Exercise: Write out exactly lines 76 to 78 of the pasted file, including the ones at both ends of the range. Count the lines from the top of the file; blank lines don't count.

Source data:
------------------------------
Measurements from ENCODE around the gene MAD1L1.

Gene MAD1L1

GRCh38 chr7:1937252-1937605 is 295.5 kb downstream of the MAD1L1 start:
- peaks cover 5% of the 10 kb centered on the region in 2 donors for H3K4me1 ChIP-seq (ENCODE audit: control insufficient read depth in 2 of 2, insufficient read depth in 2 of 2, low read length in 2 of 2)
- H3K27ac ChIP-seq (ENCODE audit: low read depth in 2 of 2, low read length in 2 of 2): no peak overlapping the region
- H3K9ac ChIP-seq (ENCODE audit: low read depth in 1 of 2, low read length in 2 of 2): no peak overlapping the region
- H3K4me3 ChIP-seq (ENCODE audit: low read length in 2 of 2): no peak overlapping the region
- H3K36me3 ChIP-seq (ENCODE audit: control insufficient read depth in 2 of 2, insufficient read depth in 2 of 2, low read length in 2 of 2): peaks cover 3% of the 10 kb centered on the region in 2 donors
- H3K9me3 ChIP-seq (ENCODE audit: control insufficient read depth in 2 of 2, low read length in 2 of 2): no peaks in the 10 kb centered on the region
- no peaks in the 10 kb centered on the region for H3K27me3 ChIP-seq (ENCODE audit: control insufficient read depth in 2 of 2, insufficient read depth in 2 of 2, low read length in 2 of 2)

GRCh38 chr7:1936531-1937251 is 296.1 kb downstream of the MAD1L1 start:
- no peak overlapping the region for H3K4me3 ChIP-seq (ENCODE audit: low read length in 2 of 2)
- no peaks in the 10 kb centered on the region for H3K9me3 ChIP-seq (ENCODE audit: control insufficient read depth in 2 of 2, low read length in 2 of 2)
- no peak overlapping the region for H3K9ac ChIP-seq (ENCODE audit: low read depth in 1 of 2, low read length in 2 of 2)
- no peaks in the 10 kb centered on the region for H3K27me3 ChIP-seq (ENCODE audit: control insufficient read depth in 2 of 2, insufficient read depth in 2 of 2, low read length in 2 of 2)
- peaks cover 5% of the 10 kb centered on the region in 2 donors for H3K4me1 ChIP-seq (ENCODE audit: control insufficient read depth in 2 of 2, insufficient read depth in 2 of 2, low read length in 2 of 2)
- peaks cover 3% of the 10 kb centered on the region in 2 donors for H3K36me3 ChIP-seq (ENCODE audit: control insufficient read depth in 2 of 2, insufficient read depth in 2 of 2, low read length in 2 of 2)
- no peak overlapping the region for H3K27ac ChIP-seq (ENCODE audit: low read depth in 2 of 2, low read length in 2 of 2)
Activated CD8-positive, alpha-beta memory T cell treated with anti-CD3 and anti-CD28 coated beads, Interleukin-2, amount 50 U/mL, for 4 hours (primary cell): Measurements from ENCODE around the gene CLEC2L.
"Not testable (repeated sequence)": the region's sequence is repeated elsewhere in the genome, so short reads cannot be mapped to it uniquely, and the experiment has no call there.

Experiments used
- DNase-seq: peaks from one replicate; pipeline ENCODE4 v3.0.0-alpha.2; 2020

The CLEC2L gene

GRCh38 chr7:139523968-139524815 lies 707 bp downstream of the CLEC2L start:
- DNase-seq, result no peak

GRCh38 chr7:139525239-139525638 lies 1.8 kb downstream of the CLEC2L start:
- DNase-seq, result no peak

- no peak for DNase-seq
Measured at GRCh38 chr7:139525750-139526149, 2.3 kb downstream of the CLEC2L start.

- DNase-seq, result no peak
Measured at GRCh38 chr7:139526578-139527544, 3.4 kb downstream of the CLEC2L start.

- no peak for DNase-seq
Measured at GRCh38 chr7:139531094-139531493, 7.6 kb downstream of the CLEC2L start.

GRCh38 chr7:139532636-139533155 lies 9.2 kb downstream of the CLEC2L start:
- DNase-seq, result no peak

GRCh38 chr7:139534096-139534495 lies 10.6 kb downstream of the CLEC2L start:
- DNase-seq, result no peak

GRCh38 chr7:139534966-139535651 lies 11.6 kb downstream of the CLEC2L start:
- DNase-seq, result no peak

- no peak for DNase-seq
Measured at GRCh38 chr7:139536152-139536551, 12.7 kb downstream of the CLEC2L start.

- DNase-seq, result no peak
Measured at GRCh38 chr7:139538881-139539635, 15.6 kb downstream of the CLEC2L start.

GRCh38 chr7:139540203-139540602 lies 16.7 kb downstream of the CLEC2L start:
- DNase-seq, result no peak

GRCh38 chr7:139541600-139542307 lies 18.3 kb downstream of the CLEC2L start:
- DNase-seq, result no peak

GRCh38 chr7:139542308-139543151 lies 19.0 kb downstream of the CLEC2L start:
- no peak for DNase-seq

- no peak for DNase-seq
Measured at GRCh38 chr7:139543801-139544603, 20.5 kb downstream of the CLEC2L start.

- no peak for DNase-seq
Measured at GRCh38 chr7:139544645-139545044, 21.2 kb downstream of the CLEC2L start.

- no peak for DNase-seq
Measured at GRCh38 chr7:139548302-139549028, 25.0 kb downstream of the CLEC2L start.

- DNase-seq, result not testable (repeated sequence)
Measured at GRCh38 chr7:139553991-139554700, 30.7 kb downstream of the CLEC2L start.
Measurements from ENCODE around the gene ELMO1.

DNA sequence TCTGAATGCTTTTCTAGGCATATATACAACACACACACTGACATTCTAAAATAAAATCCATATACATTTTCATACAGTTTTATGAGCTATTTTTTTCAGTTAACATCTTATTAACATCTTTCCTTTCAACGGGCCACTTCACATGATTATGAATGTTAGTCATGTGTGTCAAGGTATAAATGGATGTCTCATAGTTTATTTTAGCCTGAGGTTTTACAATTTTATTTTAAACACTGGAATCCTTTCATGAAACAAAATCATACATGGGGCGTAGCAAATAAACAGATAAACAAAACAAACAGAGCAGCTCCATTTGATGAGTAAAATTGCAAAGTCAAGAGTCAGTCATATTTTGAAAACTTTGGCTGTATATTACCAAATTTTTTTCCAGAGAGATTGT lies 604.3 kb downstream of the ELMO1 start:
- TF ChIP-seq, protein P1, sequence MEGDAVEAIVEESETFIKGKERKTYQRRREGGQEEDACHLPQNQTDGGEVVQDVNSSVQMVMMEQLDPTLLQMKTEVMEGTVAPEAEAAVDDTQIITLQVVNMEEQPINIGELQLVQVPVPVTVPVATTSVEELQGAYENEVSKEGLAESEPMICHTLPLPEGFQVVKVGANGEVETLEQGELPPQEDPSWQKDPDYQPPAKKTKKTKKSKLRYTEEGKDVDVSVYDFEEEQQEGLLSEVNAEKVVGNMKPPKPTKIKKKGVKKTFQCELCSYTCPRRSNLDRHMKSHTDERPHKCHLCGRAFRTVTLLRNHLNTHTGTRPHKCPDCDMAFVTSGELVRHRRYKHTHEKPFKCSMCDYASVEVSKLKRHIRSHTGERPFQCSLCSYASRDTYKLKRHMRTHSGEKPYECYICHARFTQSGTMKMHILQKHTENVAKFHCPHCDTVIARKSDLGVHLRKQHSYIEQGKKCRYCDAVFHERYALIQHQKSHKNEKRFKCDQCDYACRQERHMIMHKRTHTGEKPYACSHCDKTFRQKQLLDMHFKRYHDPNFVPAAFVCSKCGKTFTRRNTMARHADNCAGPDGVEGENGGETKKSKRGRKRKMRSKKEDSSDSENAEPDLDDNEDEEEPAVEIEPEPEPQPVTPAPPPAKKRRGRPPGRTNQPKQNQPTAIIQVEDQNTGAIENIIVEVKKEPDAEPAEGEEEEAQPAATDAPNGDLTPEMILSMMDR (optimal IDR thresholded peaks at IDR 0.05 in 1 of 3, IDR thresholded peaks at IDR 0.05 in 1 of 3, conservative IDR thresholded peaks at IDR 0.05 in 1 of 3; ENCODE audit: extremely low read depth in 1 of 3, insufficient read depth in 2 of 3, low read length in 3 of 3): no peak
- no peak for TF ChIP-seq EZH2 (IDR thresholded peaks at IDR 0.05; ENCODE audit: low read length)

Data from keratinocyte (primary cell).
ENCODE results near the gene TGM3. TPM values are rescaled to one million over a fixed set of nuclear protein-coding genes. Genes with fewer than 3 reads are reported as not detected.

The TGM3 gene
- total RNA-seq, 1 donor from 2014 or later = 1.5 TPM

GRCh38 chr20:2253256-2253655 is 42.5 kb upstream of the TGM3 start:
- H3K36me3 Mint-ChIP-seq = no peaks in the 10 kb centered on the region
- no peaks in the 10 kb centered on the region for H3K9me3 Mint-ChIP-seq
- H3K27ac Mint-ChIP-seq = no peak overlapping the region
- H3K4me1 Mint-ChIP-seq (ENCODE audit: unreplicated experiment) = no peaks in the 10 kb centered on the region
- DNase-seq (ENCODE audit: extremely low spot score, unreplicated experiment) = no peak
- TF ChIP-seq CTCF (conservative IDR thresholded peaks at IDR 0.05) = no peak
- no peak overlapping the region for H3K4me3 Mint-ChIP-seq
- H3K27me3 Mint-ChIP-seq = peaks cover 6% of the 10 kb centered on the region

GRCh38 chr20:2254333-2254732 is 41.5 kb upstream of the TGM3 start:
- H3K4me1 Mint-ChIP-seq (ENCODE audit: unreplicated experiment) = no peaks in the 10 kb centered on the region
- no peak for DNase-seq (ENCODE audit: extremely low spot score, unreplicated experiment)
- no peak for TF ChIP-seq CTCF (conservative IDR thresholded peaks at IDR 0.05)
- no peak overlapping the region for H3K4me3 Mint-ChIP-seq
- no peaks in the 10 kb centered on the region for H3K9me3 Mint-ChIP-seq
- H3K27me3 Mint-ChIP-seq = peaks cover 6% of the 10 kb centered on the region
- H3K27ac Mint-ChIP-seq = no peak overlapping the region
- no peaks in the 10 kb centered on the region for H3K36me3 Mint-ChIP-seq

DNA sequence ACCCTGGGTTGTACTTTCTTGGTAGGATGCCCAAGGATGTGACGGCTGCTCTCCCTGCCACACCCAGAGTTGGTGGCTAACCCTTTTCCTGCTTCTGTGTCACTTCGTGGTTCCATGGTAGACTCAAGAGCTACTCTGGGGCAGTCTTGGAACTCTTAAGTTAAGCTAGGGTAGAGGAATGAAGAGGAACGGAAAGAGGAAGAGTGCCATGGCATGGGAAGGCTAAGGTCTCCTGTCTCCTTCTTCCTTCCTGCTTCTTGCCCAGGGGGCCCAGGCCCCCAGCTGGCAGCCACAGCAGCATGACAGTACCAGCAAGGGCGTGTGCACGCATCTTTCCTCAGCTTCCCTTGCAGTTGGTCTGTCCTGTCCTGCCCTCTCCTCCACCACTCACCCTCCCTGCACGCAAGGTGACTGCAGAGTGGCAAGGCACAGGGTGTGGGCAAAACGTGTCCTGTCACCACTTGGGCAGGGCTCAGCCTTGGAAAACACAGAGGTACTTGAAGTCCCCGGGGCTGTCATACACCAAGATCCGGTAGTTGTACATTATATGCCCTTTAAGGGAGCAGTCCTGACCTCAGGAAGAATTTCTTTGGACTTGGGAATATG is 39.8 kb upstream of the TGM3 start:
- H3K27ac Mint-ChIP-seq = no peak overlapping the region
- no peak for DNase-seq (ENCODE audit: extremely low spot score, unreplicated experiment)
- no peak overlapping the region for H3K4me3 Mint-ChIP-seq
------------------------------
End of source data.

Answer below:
- H3K4me1 Mint-ChIP-seq (ENCODE audit: unreplicated experiment) = no peaks in the 10 kb centered on the region
- no peak for DNase-seq (ENCODE audit: extremely low spot score, unreplicated experiment)
- no peak for TF ChIP-seq CTCF (conservative IDR thresholded peaks at IDR 0.05)